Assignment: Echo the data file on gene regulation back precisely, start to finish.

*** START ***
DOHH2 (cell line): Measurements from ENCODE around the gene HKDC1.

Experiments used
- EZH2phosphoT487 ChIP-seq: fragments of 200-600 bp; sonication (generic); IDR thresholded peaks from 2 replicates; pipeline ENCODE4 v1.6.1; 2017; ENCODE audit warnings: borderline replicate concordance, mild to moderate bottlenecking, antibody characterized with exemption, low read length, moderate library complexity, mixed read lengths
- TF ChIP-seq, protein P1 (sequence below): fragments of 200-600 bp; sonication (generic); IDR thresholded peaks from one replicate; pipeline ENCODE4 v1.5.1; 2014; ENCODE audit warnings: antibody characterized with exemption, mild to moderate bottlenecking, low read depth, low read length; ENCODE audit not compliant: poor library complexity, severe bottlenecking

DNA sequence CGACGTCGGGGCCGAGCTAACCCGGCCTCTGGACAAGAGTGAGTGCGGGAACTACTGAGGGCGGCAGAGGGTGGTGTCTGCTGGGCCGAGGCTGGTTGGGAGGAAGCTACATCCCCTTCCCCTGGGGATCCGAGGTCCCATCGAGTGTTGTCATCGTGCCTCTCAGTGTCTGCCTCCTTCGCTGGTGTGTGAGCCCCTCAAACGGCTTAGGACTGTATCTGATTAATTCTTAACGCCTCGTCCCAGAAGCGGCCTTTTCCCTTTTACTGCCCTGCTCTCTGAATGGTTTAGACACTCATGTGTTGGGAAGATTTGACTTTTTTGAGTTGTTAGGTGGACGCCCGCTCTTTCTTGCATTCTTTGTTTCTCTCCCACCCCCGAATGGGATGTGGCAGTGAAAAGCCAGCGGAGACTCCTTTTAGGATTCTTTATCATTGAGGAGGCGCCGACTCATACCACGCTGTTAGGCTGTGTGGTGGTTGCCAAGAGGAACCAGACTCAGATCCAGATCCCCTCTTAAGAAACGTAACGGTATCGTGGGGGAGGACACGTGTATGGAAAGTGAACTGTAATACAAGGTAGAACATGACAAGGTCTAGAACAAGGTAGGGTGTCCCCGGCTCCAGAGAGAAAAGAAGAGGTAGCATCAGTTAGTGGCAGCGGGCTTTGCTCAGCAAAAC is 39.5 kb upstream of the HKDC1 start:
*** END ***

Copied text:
DOHH2 (cell line): Measurements from ENCODE around the gene HKDC1.

Experiments used
- EZH2phosphoT487 ChIP-seq: fragments of 200-600 bp; sonication (generic); IDR thresholded peaks from 2 replicates; pipeline ENCODE4 v1.6.1; 2017; ENCODE audit warnings: borderline replicate concordance, mild to moderate bottlenecking, antibody characterized with exemption, low read length, moderate library complexity, mixed read lengths
- TF ChIP-seq, protein P1 (sequence below): fragments of 200-600 bp; sonication (generic); IDR thresholded peaks from one replicate; pipeline ENCODE4 v1.5.1; 2014; ENCODE audit warnings: antibody characterized with exemption, mild to moderate bottlenecking, low read depth, low read length; ENCODE audit not compliant: poor library complexity, severe bottlenecking

DNA sequence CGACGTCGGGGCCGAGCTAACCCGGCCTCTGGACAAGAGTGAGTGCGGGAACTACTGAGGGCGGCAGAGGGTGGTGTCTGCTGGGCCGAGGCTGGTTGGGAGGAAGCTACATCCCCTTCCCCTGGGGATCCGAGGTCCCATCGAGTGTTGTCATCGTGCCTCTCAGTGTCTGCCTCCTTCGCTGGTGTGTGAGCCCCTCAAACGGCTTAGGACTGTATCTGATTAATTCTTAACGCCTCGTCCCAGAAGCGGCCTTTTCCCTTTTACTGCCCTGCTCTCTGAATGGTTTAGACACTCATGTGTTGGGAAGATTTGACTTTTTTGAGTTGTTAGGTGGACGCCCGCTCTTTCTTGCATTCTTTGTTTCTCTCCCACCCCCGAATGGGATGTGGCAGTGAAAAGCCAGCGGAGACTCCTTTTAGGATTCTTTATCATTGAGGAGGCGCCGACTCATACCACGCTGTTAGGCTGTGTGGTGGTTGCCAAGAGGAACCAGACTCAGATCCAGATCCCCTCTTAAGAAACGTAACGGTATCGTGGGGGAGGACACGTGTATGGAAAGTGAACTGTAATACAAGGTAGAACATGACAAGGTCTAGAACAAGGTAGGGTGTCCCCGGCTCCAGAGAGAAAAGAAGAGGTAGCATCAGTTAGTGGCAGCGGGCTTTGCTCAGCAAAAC is 39.5 kb upstream of the HKDC1 start: